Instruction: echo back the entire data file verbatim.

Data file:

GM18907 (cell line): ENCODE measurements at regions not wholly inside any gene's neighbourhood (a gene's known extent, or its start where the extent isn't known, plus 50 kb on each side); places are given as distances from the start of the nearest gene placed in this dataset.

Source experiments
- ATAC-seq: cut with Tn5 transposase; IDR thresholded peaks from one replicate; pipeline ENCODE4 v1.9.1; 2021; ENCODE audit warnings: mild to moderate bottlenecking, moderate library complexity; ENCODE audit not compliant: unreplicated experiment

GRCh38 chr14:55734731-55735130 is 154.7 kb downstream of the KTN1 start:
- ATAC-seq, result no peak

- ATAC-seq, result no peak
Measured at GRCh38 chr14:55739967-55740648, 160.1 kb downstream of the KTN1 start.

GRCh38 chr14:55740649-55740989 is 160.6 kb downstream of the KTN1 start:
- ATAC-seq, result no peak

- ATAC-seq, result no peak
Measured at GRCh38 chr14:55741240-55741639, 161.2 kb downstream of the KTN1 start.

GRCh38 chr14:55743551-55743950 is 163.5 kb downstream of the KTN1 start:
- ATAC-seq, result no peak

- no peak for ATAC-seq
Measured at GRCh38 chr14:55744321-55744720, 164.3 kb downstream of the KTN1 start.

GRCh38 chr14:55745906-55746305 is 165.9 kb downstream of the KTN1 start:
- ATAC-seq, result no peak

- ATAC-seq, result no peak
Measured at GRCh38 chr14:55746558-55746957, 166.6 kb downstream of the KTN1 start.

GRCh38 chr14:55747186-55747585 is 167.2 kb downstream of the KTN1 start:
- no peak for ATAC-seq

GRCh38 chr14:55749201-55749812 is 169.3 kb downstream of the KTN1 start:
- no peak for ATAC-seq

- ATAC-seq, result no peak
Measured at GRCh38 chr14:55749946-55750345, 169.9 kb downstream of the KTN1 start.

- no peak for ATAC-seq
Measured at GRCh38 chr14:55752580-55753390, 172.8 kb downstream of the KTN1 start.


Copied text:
GM18907 (cell line): ENCODE measurements at regions not wholly inside any gene's neighbourhood (a gene's known extent, or its start where the extent isn't known, plus 50 kb on each side); places are given as distances from the start of the nearest gene placed in this dataset.

Source experiments
- ATAC-seq: cut with Tn5 transposase; IDR thresholded peaks from one replicate; pipeline ENCODE4 v1.9.1; 2021; ENCODE audit warnings: mild to moderate bottlenecking, moderate library complexity; ENCODE audit not compliant: unreplicated experiment

GRCh38 chr14:55734731-55735130 is 154.7 kb downstream of the KTN1 start:
- ATAC-seq, result no peak

- ATAC-seq, result no peak
Measured at GRCh38 chr14:55739967-55740648, 160.1 kb downstream of the KTN1 start.

GRCh38 chr14:55740649-55740989 is 160.6 kb downstream of the KTN1 start:
- ATAC-seq, result no peak

- ATAC-seq, result no peak
Measured at GRCh38 chr14:55741240-55741639, 161.2 kb downstream of the KTN1 start.

GRCh38 chr14:55743551-55743950 is 163.5 kb downstream of the KTN1 start:
- ATAC-seq, result no peak

- no peak for ATAC-seq
Measured at GRCh38 chr14:55744321-55744720, 164.3 kb downstream of the KTN1 start.

GRCh38 chr14:55745906-55746305 is 165.9 kb downstream of the KTN1 start:
- ATAC-seq, result no peak

- ATAC-seq, result no peak
Measured at GRCh38 chr14:55746558-55746957, 166.6 kb downstream of the KTN1 start.

GRCh38 chr14:55747186-55747585 is 167.2 kb downstream of the KTN1 start:
- no peak for ATAC-seq

GRCh38 chr14:55749201-55749812 is 169.3 kb downstream of the KTN1 start:
- no peak for ATAC-seq

- ATAC-seq, result no peak
Measured at GRCh38 chr14:55749946-55750345, 169.9 kb downstream of the KTN1 start.

- no peak for ATAC-seq
Measured at GRCh38 chr14:55752580-55753390, 172.8 kb downstream of the KTN1 start.